FROM THE EDITOR'S DESK: LIGHTS AND LEGENDS OF DIWALI - THE MANY STORIES BEHIND THE GRAND OLD FESTIVAL - The festival of Diwali in India is celebrated over a period of five days. The first day of Diwali is called Dhanvantari Triyodashi or Dhanteras. On this day, Lord Dhanwantari, the god of medicine, came out of the ocean with the science of Ayurveda for mankind. The second day of Diwali is called Naraka Chaturdashi. The third day is for Lakshmi Puja. INDIA’S AND ASIA’S FIRST NEWSPAPER - THE STORY OF HICKY’S BENGAL GAZETTE - Once upon a time in 18th century Ireland, there was a man named James Augustus Hicky.....

English & Tamil

Monthly Magazine

Volume 05 • Issue 04



Price Rs 65/-


Peralassery Subramania temple, Kerala

Dedicated to Serpents


Indian Culture ● Indian Art ● Indian Lifestyle ● Indian Religion

Submit your artwork, articles & essays to the

e.mail id: editor.indira@gmail.com






The festival of Diwali in India is celebrated over a period of five days. The

first day of Diwali is called Dhanvantari Triyodashi or Dhanteras. On this

day, Lord Dhanwantari, the god of medicine, came out of the ocean with the

science of Ayurveda for mankind. The second day of Diwali is called Naraka

Chaturdashi. The third day is for Lakshmi Puja.





Once upon a time in 18th

century Ireland, there was a

man named James Augustus


A TO Z INDIA: Editorial Address



A TO Z INDIA magazine

covers the Indian through

his art, culture, lifestyle,

religion, etc. This

magazine gives an

insight into the life of

Indians from an angle

uncovered by others.

Turn to find out what it

is about and to immerse

yourself into an entirely

different culture.

Publication Team:

EDITOR: Indira Srivatsa


Dwarak, Srivatsa



Bhavani, Srinivasan






Editorial Office:

E002, Premier



Elango Nagar South,


Chennai - 600092,

Tamil Nadu, India.

Communication Details:

MOBILE: +91-7550160116





A TO Z INDIA Magazine

has made a constant care

to make sure that

content is accurate on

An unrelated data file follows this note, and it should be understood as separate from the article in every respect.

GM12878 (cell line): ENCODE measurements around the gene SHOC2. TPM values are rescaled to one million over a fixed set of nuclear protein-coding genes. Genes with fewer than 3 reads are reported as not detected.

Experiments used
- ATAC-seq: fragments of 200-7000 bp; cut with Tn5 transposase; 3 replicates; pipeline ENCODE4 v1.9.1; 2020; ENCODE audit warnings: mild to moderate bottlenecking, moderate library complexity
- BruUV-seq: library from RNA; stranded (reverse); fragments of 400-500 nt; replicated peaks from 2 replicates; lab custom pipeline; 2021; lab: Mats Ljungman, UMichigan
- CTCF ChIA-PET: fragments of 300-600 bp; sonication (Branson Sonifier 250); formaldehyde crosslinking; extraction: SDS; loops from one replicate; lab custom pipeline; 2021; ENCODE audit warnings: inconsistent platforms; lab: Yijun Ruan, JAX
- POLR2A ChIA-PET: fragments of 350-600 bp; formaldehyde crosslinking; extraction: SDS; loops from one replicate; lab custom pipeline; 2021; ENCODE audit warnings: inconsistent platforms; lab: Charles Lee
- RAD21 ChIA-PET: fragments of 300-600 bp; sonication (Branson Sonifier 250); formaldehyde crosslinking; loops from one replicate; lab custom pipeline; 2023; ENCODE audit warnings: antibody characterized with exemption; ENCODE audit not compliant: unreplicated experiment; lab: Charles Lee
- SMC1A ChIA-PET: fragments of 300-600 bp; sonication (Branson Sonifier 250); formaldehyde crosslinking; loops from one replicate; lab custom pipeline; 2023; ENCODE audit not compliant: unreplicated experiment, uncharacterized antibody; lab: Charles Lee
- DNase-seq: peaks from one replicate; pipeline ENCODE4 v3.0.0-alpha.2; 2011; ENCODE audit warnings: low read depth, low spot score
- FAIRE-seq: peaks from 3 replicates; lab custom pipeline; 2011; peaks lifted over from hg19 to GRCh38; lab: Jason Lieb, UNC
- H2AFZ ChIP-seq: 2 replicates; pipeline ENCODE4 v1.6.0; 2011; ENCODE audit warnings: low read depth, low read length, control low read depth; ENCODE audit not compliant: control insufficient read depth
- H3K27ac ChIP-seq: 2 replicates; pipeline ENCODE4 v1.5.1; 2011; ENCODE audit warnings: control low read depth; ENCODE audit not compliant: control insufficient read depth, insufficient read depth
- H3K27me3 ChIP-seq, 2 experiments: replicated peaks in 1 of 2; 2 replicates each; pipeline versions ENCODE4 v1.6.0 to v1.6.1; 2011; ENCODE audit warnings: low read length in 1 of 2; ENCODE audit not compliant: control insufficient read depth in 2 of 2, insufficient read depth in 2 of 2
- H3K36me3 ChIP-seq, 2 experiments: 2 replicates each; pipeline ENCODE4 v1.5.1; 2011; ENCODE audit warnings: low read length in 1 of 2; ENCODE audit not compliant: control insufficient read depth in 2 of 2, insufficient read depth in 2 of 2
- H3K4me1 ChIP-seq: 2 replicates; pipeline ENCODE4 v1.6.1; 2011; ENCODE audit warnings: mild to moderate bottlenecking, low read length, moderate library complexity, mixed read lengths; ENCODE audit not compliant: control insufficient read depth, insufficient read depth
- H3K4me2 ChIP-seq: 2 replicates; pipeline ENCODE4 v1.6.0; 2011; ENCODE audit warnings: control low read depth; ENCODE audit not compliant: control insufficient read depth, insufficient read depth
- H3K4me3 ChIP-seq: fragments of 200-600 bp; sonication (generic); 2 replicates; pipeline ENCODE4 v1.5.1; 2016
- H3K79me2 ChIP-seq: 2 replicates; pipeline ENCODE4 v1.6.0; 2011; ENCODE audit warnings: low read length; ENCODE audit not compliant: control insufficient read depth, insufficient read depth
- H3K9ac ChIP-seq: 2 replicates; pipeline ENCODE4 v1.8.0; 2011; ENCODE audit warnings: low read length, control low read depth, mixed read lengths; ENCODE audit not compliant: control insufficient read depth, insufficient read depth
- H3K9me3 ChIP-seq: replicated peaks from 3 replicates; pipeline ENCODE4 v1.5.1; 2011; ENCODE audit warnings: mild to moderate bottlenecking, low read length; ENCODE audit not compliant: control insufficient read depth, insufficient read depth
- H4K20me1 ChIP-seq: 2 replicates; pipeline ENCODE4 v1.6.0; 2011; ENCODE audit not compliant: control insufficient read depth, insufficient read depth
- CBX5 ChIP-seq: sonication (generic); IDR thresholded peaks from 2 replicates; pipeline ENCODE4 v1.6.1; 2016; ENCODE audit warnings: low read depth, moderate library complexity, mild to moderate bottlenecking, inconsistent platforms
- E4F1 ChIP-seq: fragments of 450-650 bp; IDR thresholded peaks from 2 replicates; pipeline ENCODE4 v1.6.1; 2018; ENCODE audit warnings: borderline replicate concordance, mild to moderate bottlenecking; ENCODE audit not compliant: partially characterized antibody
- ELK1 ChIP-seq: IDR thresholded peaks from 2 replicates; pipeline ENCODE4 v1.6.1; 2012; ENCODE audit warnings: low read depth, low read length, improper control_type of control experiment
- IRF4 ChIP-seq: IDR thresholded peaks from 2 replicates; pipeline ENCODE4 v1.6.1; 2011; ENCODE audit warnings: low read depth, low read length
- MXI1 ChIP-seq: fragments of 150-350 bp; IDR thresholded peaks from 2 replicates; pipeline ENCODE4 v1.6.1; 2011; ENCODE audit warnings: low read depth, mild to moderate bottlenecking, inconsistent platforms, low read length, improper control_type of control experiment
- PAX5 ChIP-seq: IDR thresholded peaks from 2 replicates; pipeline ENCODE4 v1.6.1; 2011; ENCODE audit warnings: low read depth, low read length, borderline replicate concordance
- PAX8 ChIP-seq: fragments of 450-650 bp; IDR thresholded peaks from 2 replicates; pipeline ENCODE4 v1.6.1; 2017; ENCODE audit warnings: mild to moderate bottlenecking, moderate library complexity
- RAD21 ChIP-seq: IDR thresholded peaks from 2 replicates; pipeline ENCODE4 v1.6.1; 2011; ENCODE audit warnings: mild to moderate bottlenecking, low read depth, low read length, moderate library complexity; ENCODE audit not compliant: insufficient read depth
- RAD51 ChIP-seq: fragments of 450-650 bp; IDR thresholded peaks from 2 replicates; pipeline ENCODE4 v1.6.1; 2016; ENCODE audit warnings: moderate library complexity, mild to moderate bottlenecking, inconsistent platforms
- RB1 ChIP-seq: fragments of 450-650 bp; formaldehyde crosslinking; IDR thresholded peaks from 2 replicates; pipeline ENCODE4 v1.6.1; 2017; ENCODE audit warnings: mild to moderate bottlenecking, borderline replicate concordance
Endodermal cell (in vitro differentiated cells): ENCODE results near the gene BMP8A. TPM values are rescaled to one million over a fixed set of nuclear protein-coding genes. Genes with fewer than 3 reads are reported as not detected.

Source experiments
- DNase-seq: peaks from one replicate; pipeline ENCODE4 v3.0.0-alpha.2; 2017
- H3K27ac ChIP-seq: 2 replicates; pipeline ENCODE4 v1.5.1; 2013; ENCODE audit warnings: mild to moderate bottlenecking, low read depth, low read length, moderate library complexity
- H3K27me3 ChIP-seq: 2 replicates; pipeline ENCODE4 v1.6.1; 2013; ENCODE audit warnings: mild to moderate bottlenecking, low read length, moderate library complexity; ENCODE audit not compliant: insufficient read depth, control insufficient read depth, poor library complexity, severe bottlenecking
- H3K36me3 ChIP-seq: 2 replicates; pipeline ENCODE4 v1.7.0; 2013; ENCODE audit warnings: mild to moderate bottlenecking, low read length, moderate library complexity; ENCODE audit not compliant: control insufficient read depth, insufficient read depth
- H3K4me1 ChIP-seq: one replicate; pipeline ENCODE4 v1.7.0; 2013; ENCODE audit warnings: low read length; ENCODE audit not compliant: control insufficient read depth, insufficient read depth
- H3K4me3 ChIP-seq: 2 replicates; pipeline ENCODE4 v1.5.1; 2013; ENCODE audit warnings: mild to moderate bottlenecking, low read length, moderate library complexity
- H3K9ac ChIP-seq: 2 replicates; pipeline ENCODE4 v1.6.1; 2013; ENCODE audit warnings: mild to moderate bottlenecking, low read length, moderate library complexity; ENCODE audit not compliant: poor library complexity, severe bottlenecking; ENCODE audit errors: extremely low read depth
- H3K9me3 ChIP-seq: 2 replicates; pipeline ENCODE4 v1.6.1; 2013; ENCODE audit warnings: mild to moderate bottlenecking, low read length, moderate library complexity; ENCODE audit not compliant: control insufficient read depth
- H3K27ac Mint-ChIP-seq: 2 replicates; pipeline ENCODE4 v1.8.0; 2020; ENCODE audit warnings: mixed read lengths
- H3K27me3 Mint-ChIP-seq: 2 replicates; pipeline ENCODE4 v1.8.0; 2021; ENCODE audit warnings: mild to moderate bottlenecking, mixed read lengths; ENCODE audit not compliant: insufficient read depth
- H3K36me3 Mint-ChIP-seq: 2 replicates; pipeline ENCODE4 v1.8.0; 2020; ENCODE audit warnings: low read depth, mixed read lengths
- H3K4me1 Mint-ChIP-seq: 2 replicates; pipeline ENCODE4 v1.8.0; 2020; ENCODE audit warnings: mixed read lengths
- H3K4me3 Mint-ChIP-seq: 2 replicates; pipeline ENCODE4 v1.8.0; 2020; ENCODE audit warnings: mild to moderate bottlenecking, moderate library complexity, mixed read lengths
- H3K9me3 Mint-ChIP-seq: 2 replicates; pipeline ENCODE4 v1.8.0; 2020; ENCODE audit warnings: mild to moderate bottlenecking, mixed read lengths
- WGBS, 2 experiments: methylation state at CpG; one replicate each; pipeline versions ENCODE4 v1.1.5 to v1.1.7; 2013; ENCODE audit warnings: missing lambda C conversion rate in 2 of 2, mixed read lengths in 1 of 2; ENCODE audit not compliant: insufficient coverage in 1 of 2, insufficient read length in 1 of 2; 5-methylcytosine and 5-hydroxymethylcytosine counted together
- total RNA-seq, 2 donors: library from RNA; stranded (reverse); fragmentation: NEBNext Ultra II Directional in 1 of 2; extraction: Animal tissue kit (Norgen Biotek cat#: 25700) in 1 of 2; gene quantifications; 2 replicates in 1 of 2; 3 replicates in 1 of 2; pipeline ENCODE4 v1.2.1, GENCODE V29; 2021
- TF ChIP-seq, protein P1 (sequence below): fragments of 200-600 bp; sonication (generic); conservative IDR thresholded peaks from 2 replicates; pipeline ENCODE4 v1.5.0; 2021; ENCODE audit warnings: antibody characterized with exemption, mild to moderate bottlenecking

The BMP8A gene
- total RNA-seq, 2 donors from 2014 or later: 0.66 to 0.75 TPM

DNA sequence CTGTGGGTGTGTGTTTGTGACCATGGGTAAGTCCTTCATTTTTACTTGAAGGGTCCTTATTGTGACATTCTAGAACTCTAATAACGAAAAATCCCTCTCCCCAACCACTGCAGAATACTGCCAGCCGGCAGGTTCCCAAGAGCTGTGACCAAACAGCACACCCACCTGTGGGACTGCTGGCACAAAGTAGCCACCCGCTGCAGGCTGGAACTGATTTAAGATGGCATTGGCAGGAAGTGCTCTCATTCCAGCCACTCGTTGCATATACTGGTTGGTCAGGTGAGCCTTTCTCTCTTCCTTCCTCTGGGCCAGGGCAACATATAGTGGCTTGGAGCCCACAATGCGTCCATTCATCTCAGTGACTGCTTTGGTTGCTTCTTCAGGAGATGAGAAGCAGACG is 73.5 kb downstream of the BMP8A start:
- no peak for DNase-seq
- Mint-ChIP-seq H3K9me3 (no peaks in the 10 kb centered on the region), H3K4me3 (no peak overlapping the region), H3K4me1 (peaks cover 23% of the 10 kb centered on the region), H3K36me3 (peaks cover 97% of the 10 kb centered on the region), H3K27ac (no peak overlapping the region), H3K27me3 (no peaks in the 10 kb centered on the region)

the date of publication.

The views expressed in

the articles reflect the

author(s) opinions.

From the Editor's Desk:

Lights and Legends of Diwali -

The Many Stories Behind The Grand Old Festival

Once upon a time there was a great warrior, Prince Rama, who

had a beautiful wife named Sita. There was also a terrible demon

king, Ravana. He had twenty arms and ten heads, and was feared

throughout the land. He wanted to make Sita his wife, and one day he kidnapped her

and took her away in his chariot. Clever Sita left a trail of her jewellery for Rama to

follow. Rama followed the trail of glittering jewellery until he met the monkey king

and Hanuman who became his friend and agreed to help find Sita. Messages were sent

to all the monkeys throughout India, and through them to the entire Vanara Kingdom,

who set out to find Sita. After a very long search, Hanuman found Sita imprisoned on

an island. Rama's army of the Vanaras couldn't reach the island, so they began to build

a bridge. Soon the entire Vanara Kingdom throughout India, large and small, came to

help. When the bridge was built, they rushed across it and fought a mighty battle.

When Rama killed the evil Ravana with a magic arrow, the whole world rejoiced. Rama

and Sita began their long journey back to their land, and everybody lit oil lamps to

guide them on their way and welcome them back. Ever since, people light lamps at

Diwali to remember that light triumphs over dark and good triumphs over evil.

The festival of Diwali in India is celebrated over a period of five days. The first day of

Diwali is called Dhanvantari Triyodashi or Dhanteras. On this day, Lord Dhanwantari,

the god of medicine, came out of the ocean with the science of Ayurveda for mankind.

The second day of Diwali is called Naraka Chaturdashi. The third day is for Lakshmi

Puja. The fourth day is Govardhan Puja, the day when Lord Krishna asked the people of

Vrindavan to pray to Giri Govardhan, the hill, instead of Indra. The fifth day is